Colorado’s presidential electors do not have to vote for the candidate who wins the state’s popular vote, the powerful 10th U.S. Circuit Court of Appeals in Denver ruled Tuesday evening, a decision that could have major ramifications for future elections.
A three-judge panel on the federal appellate court ruled 2-1 against the Colorado Secretary of State’s Office in a case dating back to the 2016 presidential election, when three of the state’s nine presidential electors — the state’s Electoral College voice — tried to vote for candidates other than Democrat Hillary Clinton, who won handily in the state.
Then-Secretary of State Wayne Williams ordered them to cast their votes for Clinton or be replaced. One of the electors, Micheal Baca, refused and tried to back Ohio’s then-Gov. John Kasich, a Republican, as part of a national attempt by electors to block Donald Trump’s presidency.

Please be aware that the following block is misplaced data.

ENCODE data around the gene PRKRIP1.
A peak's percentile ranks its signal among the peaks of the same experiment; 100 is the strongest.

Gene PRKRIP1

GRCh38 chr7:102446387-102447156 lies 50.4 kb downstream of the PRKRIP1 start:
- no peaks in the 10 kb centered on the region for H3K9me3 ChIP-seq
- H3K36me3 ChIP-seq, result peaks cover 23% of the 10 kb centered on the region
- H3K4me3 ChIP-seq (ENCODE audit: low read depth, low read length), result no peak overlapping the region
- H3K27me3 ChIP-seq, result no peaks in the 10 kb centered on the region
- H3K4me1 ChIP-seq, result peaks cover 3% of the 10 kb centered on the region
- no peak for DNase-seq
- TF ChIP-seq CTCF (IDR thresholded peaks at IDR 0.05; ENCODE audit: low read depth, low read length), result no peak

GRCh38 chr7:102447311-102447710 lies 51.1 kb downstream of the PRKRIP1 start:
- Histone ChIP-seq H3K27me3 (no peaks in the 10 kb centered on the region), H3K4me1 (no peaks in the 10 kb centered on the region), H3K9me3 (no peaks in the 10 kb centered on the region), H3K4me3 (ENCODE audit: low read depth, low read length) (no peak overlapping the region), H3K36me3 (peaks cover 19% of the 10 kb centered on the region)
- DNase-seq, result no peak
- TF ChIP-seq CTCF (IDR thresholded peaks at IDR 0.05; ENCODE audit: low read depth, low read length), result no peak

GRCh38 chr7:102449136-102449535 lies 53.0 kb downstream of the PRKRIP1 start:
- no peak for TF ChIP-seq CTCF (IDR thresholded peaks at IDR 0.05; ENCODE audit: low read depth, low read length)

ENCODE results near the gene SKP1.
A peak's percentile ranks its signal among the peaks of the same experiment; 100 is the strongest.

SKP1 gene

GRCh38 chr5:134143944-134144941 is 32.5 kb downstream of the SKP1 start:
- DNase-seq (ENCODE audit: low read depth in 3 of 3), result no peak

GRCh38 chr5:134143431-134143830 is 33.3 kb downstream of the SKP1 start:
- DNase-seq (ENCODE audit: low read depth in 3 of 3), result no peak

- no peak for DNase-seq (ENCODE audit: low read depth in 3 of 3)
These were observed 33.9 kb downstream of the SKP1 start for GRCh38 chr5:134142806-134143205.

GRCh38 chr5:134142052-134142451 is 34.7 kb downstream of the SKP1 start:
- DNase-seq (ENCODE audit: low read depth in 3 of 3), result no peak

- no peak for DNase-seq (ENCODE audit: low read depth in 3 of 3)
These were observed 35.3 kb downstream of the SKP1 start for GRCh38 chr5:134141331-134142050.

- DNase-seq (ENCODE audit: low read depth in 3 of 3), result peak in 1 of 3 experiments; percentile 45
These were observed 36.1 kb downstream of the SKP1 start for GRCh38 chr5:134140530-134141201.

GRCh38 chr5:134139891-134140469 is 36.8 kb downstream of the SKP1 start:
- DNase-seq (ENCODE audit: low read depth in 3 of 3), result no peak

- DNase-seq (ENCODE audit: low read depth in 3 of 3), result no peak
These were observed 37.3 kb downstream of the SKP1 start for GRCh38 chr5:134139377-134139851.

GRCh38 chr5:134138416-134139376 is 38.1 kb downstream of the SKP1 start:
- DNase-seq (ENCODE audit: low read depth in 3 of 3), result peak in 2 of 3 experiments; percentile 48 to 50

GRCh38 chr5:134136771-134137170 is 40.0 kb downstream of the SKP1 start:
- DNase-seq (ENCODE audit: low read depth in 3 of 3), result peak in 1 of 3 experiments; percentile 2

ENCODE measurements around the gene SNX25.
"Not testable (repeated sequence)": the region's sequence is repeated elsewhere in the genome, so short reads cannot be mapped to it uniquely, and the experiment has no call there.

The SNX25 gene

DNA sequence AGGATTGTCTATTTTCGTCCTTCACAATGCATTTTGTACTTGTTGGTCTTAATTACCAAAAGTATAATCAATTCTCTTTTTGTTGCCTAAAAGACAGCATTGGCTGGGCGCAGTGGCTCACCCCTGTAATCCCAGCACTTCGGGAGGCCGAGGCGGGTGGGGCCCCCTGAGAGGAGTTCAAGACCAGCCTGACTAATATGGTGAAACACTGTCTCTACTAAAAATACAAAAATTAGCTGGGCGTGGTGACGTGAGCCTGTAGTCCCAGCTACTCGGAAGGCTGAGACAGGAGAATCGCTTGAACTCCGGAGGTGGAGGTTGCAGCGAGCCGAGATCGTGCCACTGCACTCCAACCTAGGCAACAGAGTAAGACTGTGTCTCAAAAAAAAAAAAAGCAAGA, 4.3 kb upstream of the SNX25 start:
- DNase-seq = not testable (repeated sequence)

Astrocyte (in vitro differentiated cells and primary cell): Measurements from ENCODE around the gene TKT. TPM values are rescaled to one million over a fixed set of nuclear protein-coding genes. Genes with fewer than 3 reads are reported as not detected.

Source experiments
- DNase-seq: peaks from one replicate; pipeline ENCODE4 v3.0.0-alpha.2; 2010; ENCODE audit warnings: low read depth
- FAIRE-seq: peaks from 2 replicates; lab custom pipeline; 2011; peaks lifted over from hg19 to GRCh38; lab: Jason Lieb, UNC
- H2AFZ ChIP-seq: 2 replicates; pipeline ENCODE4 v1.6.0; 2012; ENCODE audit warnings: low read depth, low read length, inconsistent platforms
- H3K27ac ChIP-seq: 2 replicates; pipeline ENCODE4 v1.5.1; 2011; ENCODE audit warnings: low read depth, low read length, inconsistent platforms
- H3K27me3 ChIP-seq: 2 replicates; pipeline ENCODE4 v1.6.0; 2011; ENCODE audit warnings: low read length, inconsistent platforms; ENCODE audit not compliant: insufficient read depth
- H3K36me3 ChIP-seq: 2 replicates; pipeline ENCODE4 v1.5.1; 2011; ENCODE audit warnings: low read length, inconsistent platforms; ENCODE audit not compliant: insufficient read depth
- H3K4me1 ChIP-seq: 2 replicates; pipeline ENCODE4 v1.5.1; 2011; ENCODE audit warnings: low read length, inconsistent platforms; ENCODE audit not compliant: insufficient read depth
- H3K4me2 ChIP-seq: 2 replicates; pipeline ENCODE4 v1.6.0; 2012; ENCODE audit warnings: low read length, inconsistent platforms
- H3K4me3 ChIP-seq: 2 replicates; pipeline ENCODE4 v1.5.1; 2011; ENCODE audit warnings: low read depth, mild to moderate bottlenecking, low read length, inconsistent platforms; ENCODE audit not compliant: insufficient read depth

Baca, termed a “faithless elector,” was removed and replaced with another elector who voted for Clinton. The two other electors who also wanted to vote for Kasich — Polly Baca (unrelated to Micheal) and Robert Nemanich — opted to vote for Clinton instead of being replaced.
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